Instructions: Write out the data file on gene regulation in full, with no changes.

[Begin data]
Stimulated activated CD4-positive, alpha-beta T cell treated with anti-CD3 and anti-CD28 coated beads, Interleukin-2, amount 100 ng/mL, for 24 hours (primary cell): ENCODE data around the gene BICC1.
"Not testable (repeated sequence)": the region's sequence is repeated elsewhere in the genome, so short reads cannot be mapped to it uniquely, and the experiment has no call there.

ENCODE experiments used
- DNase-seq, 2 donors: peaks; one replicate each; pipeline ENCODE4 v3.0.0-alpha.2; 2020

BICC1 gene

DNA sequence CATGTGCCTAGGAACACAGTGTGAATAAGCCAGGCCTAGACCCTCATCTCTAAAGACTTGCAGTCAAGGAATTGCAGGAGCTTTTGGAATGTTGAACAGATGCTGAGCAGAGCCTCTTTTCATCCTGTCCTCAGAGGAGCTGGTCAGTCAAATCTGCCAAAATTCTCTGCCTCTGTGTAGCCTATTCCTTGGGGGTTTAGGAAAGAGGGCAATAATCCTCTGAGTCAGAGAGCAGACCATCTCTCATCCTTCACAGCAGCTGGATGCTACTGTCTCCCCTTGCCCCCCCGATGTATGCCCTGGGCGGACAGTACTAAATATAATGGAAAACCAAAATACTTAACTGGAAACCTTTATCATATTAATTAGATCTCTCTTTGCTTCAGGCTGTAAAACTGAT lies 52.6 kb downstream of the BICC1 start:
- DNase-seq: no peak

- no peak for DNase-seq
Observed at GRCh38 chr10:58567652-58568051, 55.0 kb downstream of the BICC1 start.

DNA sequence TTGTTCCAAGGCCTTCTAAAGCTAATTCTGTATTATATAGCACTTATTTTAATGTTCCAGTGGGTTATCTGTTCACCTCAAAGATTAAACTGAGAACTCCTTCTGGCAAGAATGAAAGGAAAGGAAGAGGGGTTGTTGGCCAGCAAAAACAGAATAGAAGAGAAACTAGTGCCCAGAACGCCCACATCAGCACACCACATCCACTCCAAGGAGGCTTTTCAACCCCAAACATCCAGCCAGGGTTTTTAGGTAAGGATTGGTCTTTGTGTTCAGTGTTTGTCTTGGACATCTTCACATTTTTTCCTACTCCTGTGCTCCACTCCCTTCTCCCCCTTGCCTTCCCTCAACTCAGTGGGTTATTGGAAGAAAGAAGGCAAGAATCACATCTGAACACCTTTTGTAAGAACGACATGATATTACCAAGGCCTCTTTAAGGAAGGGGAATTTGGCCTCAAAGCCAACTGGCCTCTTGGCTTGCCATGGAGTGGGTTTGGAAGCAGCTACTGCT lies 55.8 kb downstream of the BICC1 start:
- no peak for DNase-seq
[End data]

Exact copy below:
Stimulated activated CD4-positive, alpha-beta T cell treated with anti-CD3 and anti-CD28 coated beads, Interleukin-2, amount 100 ng/mL, for 24 hours (primary cell): ENCODE data around the gene BICC1.
"Not testable (repeated sequence)": the region's sequence is repeated elsewhere in the genome, so short reads cannot be mapped to it uniquely, and the experiment has no call there.

ENCODE experiments used
- DNase-seq, 2 donors: peaks; one replicate each; pipeline ENCODE4 v3.0.0-alpha.2; 2020

BICC1 gene

DNA sequence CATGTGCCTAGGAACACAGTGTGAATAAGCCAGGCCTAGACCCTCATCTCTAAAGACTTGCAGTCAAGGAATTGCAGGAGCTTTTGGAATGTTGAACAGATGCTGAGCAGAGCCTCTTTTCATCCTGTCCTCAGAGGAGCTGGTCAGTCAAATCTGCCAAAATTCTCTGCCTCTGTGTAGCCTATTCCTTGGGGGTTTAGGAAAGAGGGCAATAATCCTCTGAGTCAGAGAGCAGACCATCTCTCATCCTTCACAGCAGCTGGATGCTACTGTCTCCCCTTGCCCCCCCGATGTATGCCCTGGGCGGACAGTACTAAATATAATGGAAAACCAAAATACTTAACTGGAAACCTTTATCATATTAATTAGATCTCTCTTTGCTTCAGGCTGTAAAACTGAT lies 52.6 kb downstream of the BICC1 start:
- DNase-seq: no peak

- no peak for DNase-seq
Observed at GRCh38 chr10:58567652-58568051, 55.0 kb downstream of the BICC1 start.

DNA sequence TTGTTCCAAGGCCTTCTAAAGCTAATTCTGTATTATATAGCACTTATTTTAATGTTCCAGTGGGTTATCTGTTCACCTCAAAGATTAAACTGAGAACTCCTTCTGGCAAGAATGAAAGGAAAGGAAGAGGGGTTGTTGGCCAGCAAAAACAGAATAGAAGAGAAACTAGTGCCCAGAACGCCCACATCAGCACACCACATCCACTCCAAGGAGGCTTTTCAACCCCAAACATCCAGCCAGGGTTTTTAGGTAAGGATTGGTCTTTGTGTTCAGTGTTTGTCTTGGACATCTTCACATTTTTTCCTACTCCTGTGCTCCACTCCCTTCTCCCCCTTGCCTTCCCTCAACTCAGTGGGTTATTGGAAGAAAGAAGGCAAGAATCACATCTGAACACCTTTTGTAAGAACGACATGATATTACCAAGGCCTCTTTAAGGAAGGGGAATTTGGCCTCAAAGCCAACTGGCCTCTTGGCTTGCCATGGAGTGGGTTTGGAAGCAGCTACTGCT lies 55.8 kb downstream of the BICC1 start:
- no peak for DNase-seq